Working definition: The short working definition of nervous system dysregulation is that, often due to being subject to extended periods of stress, our nervous system (meaning our thoughts, feelings, behaviours) will respond disproportionately to an external event or situation—either by under-reacting or over-reacting. This dysregulation is generally caused by reacting to past stressors rather than current ones. In contrast a regulated nervous system is one that responds appropriately to external circumstances.
Parasympathetic Vagal Branch.
Technical definition: Sometimes referred to as the ‘rest and digest’ response, this is the state of being for conserving energy, slowing down our heart rate and recovering. This response is comprised of both the ventral + dorsal vagal branches (see below).
Working definition: Polyvagal theory (poly- "many" + vagal "wandering") proposed in 1994 by Stephen Porges—is a combination of evolutionary-based, neuroscientific and psychological claims that relate to the role of the vagus nerve and it's impact on emotion regulation, social connection and the fear response.
Why it matters: prior to the introduction of Polyvagal Theory, our nervous system was pictured as a two-part system, whereas Polyvagal theory highlights a 3rd type of nervous system response, that Porges terms the 'social engagement system', which helps us navigate relationships identifies a third type of nervous system response that Porges calls the social engagement system, a playful mixture of activation and calming that operates out of unique nerve influence.
Working definition: the habits or practices that we engage with, either consciously or unconsciously to shift the state of our nervous system—either to calm down after a stressor or to energise ourselves when we're low on energy.
Working definition: Like astronauts who navigate outer space, we 'somanauts' are dedicated to exploring the inner space of our nervous systems and lived experience.
Working definition: Refers to the process of learning to experience emotions as felt sensations in the body as opposed to purely as narrative-based (Payne, Peter et al, 2015).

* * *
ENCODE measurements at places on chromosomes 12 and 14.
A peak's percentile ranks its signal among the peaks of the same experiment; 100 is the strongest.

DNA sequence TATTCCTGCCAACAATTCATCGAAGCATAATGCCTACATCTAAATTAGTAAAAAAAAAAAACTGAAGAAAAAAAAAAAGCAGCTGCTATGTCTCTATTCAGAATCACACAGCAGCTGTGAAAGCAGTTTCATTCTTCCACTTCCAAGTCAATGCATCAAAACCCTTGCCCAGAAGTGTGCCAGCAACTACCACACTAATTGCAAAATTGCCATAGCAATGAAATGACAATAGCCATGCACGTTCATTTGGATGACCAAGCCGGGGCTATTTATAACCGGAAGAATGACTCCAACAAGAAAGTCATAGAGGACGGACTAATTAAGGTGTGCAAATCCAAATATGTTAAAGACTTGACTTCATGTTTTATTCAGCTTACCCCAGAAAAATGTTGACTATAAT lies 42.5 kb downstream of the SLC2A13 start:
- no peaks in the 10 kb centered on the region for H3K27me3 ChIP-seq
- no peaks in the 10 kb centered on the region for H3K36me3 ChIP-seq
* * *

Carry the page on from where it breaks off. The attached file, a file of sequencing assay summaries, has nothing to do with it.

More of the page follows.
Helpful context: you can also think of this as feedback from your body, and an increase in somatic awareness is a natural by-product of greater mind-body integration.
Technical definition: also referred to as the ‘fight or flight’ response—this is the state our body enters in response to stressors, stimulating the adrenal glands, triggering the release of adrenaline, noradrenaline and shallow breathing.
Working definition: An event that creates a sympathetic response in the human nervous system. There are four categories of stressor that my co-author and I identified: internal, external, ambient and specific.
Working definition: Stressors which are either internal or ambient, that typically fades into the background to the point of going unnoticed. To become more resilient we need to inquire into and audit these subtle sources of stress, such that they can either be resolved or self-regulated.
Window of Tolerance.
Working definition: describes the range of stressors within which a human is able to function, process and integrate information, and respond to the demands of everyday life with relative ease. Outside of this zone leads to hyper-arousal and an unsustainable sympathetic response in the nervous system, which if left unregulated results in stored trauma in the body and emotional debt. Measuring heart rate variability is a helpful proxy measure for one’s zone of tolerance.
Adapted from the window of tolerance concept from work of Gillie and Thayer, (2014).